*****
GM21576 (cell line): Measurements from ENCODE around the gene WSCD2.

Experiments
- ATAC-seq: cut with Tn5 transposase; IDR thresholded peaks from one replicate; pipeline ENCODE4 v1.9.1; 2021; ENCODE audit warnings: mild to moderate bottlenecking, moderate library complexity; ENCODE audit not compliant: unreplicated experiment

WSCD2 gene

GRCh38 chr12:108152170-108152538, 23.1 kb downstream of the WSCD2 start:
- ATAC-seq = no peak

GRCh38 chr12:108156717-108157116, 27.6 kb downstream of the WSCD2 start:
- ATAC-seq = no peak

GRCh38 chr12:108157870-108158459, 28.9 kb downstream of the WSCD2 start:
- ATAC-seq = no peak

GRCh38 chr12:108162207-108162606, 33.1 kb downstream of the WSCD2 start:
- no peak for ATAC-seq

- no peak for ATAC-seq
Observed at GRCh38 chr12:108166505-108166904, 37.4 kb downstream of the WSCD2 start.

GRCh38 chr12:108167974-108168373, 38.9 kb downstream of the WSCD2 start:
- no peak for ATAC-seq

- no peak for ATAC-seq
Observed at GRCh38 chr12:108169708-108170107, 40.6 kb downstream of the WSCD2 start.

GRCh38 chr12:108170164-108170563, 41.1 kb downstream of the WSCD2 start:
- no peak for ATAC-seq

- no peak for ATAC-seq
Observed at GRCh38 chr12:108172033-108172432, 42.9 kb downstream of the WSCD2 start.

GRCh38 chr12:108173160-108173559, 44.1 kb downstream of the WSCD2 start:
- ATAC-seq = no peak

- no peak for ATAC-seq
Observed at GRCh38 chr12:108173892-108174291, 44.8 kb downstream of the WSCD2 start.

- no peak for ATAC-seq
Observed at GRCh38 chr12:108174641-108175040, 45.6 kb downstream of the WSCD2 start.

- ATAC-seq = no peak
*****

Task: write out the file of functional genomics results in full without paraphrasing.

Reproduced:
GM21576 (cell line): Measurements from ENCODE around the gene WSCD2.

Experiments
- ATAC-seq: cut with Tn5 transposase; IDR thresholded peaks from one replicate; pipeline ENCODE4 v1.9.1; 2021; ENCODE audit warnings: mild to moderate bottlenecking, moderate library complexity; ENCODE audit not compliant: unreplicated experiment

WSCD2 gene

GRCh38 chr12:108152170-108152538, 23.1 kb downstream of the WSCD2 start:
- ATAC-seq = no peak

GRCh38 chr12:108156717-108157116, 27.6 kb downstream of the WSCD2 start:
- ATAC-seq = no peak

GRCh38 chr12:108157870-108158459, 28.9 kb downstream of the WSCD2 start:
- ATAC-seq = no peak

GRCh38 chr12:108162207-108162606, 33.1 kb downstream of the WSCD2 start:
- no peak for ATAC-seq

- no peak for ATAC-seq
Observed at GRCh38 chr12:108166505-108166904, 37.4 kb downstream of the WSCD2 start.

GRCh38 chr12:108167974-108168373, 38.9 kb downstream of the WSCD2 start:
- no peak for ATAC-seq

- no peak for ATAC-seq
Observed at GRCh38 chr12:108169708-108170107, 40.6 kb downstream of the WSCD2 start.

GRCh38 chr12:108170164-108170563, 41.1 kb downstream of the WSCD2 start:
- no peak for ATAC-seq

- no peak for ATAC-seq
Observed at GRCh38 chr12:108172033-108172432, 42.9 kb downstream of the WSCD2 start.

GRCh38 chr12:108173160-108173559, 44.1 kb downstream of the WSCD2 start:
- ATAC-seq = no peak

- no peak for ATAC-seq
Observed at GRCh38 chr12:108173892-108174291, 44.8 kb downstream of the WSCD2 start.

- no peak for ATAC-seq
Observed at GRCh38 chr12:108174641-108175040, 45.6 kb downstream of the WSCD2 start.

- ATAC-seq = no peak